The horses of Rancho Washikemba are beautiful and come from a variety of backgrounds - jumpers, racers, quarter horses. Now, they patiently carry tourists with a range of riding skills. The owners of the facility, Bregje Zijlstra and Marc van Breen, are from Holland. (Bonaire is in the Netherland Antilles.) He was in the hospitality industry. She ran a modeling agency. When they came to Bonaire to launch Rancho Washikemba, they did what many of the residents of the island appear to have done: they followed their dreams.

Bonaire: Where Dreams Come True

It's a common story in Bonaire. A dive master who left his banking job in Columbia to find a better life and never looked back. A Dutch couple who were ready for a new adventure bought a sailboat on the internet and, without any experience at all, flew to Bonaire to start a charter boat business. A man who decided that, with all the cactus on the island, someone should open a distillery and make a liqueur out of it -- so he did!

Once they get to Bonaire, those who stay seem to appreciate the fragility of what they have found and want to make sure it survives. The head chef and owner of Capriccio, Andrea Magni, speaks of his community with pride as he goes from table to table, chatting with his diners. He talks about how everyone on the island must pull together, as he tells the story of where he gets his vegetables.

Vegetables are in short supply on a desert island. The bulk of them must be shipped in containers loaded onto a freighter. This, for Magni, however, is only a last resort. Instead, he buys as much fresh produce as he can from an island project designed to help rehabilitate drug abusers. They plant, water, tend, and harvest. Then, Magni buys whatever he can from them, and his customers reap the benefits.

Protecting Coral With Fork and Knife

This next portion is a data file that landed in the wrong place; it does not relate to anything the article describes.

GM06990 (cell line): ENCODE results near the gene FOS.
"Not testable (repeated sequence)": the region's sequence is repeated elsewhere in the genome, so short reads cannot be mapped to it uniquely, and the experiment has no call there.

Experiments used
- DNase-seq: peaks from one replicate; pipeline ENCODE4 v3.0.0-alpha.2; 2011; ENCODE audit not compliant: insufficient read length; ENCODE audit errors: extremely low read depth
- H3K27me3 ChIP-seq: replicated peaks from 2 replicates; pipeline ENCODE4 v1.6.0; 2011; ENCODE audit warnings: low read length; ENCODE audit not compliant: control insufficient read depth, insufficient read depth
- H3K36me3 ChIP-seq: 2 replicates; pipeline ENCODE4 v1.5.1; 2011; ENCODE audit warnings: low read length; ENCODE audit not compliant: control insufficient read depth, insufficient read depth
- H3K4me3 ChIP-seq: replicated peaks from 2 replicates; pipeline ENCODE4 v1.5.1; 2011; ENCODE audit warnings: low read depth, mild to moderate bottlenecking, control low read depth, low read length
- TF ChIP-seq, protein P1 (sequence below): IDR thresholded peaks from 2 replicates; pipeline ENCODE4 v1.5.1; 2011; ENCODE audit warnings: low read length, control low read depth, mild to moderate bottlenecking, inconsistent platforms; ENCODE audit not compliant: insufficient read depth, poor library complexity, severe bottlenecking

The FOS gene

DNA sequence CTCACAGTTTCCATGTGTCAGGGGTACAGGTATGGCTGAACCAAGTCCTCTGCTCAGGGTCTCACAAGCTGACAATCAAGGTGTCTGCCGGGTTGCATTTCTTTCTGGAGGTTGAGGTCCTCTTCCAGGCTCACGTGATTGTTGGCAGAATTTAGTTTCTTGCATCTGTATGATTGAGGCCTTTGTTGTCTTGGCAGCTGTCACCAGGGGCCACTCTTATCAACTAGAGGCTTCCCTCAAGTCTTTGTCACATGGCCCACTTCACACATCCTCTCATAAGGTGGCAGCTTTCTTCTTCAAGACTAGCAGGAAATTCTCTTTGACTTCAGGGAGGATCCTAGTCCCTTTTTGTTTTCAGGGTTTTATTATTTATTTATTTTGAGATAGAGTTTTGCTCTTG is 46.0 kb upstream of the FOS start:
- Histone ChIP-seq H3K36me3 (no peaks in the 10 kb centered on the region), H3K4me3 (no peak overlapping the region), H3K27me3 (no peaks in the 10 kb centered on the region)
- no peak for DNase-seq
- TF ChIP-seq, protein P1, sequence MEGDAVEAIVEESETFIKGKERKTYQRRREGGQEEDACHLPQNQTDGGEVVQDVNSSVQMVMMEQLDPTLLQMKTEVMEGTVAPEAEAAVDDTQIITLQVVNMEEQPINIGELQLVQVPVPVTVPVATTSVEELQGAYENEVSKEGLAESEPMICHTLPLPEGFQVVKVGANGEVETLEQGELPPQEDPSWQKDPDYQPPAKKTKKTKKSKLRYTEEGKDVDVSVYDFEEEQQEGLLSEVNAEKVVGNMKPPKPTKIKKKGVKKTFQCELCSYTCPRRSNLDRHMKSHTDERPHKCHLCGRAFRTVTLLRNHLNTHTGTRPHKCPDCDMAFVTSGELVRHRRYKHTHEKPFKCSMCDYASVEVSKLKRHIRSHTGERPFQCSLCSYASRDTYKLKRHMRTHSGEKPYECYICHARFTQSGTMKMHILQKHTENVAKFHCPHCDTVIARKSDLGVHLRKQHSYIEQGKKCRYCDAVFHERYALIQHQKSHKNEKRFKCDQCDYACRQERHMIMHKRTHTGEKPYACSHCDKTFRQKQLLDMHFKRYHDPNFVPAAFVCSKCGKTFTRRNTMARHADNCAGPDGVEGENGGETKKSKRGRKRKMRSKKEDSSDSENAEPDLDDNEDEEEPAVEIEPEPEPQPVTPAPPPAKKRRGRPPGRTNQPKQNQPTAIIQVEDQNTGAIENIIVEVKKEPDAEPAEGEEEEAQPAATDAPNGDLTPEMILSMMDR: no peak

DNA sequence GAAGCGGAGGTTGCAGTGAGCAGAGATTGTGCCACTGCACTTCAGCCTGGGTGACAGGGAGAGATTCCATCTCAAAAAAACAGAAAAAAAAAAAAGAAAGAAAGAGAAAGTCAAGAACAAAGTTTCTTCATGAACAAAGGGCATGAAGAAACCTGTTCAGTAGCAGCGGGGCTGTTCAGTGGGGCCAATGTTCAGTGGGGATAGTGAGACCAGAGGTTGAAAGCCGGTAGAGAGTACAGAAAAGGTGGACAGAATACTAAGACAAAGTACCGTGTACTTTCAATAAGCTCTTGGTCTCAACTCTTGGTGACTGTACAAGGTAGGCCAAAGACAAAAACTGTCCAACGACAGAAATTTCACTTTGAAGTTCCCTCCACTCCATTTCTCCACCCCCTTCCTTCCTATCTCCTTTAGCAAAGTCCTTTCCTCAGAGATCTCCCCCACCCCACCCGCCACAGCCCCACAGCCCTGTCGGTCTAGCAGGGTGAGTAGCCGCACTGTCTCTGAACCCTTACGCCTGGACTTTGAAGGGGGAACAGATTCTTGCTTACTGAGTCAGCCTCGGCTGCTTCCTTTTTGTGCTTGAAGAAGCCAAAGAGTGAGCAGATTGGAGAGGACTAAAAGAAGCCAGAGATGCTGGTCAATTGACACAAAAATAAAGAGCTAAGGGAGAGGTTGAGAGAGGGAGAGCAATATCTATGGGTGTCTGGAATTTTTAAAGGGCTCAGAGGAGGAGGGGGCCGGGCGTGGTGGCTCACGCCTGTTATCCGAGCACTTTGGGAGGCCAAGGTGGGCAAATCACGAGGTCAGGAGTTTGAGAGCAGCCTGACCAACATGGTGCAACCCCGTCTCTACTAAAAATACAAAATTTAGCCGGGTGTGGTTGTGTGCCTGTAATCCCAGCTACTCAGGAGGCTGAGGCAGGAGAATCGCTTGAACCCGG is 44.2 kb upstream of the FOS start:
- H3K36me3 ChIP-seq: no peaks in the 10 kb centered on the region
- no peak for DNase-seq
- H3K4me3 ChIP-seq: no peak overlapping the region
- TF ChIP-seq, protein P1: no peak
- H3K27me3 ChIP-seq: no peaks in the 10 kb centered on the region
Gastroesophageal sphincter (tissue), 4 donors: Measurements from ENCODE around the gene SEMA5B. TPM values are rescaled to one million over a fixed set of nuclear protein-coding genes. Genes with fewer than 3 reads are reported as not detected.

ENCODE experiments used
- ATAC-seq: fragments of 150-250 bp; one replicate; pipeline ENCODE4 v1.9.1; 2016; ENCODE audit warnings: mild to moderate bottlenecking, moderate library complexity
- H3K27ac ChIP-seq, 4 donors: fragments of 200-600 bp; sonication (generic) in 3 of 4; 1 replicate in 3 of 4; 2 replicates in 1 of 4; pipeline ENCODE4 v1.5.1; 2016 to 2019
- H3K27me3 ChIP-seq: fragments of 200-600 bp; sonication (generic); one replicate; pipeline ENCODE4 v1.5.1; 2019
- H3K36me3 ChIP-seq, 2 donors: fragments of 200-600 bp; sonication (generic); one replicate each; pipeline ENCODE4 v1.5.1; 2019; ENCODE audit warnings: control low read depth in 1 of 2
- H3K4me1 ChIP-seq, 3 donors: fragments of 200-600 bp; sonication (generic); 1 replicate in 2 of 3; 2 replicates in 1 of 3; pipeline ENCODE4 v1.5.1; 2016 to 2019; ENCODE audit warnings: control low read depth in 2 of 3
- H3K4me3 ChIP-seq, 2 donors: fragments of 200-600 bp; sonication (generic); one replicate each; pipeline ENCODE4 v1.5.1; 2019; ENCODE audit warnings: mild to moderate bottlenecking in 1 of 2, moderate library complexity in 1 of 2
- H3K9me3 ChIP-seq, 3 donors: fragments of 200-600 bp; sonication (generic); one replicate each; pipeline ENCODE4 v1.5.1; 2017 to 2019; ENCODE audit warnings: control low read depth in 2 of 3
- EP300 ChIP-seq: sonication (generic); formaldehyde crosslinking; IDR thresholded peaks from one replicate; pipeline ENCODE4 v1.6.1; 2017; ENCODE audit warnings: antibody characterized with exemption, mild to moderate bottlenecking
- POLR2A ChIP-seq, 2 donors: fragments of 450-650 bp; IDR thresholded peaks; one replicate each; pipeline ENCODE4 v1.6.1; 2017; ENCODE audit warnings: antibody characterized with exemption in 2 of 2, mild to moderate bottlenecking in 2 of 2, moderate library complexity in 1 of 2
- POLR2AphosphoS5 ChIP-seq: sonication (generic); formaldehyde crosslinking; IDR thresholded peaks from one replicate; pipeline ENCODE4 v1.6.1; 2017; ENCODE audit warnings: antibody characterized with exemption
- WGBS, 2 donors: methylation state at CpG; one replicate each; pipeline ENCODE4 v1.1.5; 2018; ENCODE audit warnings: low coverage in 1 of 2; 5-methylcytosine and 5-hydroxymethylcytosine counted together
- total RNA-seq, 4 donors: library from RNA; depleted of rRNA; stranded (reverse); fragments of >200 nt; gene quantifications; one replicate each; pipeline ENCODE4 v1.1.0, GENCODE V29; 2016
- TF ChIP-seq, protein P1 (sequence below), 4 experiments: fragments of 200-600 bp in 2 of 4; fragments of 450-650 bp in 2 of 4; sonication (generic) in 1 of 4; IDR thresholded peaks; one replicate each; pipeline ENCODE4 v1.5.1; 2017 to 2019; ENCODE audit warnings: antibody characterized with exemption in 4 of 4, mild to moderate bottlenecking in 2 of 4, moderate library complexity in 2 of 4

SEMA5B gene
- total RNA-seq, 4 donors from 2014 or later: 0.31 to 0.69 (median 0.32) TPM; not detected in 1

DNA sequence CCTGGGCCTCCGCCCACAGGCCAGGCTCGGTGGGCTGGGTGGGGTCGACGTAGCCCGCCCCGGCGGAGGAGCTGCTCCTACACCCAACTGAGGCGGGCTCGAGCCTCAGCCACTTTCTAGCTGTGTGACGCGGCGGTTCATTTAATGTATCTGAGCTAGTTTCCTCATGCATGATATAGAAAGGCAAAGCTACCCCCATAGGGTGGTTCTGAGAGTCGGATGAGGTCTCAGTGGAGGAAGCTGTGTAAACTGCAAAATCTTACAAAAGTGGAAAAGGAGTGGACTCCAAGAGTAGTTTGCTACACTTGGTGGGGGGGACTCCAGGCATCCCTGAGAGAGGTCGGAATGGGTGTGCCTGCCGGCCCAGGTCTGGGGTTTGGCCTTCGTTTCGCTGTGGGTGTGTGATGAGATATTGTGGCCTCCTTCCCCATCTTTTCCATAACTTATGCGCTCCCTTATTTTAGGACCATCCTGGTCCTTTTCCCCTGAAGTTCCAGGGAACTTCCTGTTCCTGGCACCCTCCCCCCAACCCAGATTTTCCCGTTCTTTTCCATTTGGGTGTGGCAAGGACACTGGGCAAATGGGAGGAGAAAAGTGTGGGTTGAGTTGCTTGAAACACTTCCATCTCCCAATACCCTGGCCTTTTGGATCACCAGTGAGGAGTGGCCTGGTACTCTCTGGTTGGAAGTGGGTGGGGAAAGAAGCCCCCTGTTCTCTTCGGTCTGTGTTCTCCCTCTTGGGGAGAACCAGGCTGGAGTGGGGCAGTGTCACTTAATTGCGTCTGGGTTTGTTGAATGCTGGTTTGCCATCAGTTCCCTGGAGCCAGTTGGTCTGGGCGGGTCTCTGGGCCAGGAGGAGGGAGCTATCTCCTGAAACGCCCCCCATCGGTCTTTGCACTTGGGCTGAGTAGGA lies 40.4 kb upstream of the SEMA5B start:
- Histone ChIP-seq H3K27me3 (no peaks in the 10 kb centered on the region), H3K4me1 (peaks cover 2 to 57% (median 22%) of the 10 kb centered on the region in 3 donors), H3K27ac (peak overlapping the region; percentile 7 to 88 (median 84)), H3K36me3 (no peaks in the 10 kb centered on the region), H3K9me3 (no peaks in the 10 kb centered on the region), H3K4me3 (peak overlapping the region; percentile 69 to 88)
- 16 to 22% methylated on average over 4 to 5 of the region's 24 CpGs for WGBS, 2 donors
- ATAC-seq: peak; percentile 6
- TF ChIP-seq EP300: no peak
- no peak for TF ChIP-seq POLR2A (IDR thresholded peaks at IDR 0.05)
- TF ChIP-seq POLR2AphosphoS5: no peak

These are the people who give Bonaire its unique flavor and make it more than a tourist destination. Bonaire is an experiment in sustainability, and the residents seem to have found a way to make it work. Without overselling the point, Bonaire has incorporated its successes into each tourists' visit, by promoting the consumption of lionfish.

The lionfish is a beautiful, though poisonous, fish that doesn't belong in the waters of Bonaire. Scientists say this invasive species arrived in the Atlantic and Caribbean when Florida pet owners put them there. Now, with no predators and a tremendous reproductive rate, lionfish threaten to destroy the coral reefs by eating them!

Bonaire has met the challenge with a simple solution - encourage people to eat lionfish. On a typical night, waiters explain the situation to the customers as they describe the whitefish as part of the daily specials. At Ingridients, for example, the menu includes lionfish as an appetizer, a soup, and a main course.

For the visitor, it's a meal. For the island, it's a calculated effort to maintain the ecological balance of the island. And the fact that it can be both, seamlessly, is another indication that something special is going on in Bonaire.

Photographs ©Lisa TE Sonne,

Victor Dorff was a guest of Bonaire Tourism for a portion of the time he was on the island.